A text that reveals the value and significance of community media in an era of global communication
With contributions from an international team of well-known experts, media activists, and promising young scholars, this comprehensive volume examines community-based media from theoretical, empirical, and practical perspectives. More than 30 original essays provide an incisive and timely analysis of the relationships between media and society, technology and culture, and communication and community.
- Provides vivid examples of community and alternative media initiatives from around the world
- Explores a wide range of media institutions, forms, and practices—community radio, participatory video, street newspapers, Independent Media Centers, and community informatics
- Offers cutting-edge analysis of community and alternative media with original essays from new, emerging, and established voices in the field
- Takes a multidimensional approach to community media studies by highlighting the social, economic, cultural, and political significance of alternative, independent, and community-oriented media organizations
- Enters the ongoing debates regarding the theory and practice of community media in a comprehensive and engaging fashion
This core text is designed for advanced undergraduate and graduate courses such as Community Media, Alternative Media, Media & Social Change, Communication & Culture, and Participatory Communication in the departments of communication, media studies, sociology, and cultural studies.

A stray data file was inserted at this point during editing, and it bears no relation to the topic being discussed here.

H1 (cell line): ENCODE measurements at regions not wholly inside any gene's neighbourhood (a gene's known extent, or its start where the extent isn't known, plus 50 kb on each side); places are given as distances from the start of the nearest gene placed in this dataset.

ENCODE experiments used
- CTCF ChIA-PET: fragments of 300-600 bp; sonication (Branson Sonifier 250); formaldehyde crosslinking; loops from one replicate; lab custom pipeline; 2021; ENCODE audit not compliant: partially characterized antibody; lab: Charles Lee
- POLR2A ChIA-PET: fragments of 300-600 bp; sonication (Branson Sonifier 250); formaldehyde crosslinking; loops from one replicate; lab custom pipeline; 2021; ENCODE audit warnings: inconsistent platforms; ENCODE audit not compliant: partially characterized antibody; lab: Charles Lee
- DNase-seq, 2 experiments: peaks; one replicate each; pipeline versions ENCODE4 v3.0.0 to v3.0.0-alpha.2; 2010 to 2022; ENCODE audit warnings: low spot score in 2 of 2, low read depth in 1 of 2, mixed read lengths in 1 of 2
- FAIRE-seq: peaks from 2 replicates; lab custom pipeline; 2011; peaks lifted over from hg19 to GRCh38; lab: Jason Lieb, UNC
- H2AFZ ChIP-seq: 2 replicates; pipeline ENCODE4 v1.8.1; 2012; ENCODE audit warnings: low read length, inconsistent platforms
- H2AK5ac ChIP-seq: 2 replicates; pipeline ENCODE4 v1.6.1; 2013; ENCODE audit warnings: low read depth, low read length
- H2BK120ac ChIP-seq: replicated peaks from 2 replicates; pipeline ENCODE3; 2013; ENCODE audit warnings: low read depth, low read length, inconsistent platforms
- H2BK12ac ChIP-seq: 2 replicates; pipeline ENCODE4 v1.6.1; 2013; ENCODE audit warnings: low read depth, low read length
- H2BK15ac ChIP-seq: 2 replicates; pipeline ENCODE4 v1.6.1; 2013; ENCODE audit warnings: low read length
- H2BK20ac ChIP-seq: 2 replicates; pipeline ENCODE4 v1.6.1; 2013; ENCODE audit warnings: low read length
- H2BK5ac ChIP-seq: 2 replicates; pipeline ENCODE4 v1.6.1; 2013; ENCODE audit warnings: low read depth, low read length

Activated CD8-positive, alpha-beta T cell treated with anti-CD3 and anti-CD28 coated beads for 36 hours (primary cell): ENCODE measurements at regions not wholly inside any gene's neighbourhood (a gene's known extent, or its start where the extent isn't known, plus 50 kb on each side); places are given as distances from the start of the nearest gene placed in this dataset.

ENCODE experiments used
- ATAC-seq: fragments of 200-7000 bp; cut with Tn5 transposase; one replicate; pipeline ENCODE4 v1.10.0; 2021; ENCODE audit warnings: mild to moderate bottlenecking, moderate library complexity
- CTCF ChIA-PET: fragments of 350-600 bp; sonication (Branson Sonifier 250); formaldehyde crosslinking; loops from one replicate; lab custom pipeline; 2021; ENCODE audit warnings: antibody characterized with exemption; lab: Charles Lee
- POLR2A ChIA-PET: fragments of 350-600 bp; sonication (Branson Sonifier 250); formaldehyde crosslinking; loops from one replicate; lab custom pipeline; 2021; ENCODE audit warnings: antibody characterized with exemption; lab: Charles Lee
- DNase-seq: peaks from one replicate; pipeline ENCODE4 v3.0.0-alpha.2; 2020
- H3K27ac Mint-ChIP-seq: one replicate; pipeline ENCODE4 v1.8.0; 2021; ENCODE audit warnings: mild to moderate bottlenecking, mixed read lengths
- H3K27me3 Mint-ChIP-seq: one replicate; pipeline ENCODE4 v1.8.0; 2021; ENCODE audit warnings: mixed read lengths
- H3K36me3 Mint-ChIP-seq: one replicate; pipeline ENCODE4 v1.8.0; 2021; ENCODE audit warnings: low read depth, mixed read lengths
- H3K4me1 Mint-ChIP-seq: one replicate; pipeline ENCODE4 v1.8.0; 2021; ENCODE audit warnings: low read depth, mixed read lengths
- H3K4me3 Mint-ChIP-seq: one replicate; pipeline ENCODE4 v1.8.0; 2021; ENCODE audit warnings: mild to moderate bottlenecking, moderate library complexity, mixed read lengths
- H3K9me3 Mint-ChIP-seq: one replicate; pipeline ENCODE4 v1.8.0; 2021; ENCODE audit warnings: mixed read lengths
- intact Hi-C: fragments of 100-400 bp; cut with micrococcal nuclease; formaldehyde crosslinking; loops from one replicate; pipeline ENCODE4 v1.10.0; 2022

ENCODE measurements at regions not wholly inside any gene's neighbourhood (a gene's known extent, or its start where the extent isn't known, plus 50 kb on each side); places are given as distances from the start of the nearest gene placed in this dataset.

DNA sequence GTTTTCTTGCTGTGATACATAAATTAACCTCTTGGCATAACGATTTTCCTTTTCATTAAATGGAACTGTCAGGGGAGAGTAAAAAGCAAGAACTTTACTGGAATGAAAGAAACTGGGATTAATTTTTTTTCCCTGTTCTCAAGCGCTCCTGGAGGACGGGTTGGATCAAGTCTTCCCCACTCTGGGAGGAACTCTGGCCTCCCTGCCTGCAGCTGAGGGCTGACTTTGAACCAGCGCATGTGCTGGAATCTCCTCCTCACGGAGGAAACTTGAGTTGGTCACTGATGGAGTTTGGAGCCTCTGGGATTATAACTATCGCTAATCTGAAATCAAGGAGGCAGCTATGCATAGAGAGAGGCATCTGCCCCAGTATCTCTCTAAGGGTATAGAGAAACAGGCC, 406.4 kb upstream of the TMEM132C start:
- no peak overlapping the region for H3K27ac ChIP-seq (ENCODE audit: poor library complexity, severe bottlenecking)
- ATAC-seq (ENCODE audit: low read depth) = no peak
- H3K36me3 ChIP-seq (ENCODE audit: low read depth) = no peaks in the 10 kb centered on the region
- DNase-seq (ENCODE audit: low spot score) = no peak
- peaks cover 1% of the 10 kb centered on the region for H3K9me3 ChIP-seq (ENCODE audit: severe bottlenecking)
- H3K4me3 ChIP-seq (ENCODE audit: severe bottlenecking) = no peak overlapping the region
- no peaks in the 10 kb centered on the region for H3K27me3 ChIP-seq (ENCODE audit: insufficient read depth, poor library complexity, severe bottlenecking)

In this section, contributors explore the relationship between communication and community building and maintenance. We begin with a few insights gleaned from the field of development communication: a subdiscipline of communication studies that has enormous relevance for community media studies. Briefly stated, development communication seeks to transform existing living conditions through communication strategies, practices, and technologies. In the aftermath of the Second World War, development communication emerged as a strategy for addressing a host of development issues—poverty reduction, literacy and basic education, disease prevention and control, and reproductive health care—and otherwise improving the quality of life for people of the so-called underdeveloped world. Following the recessions of the 1970s and 1980s, and the subsequent economic restructuring of the past two decades, community ...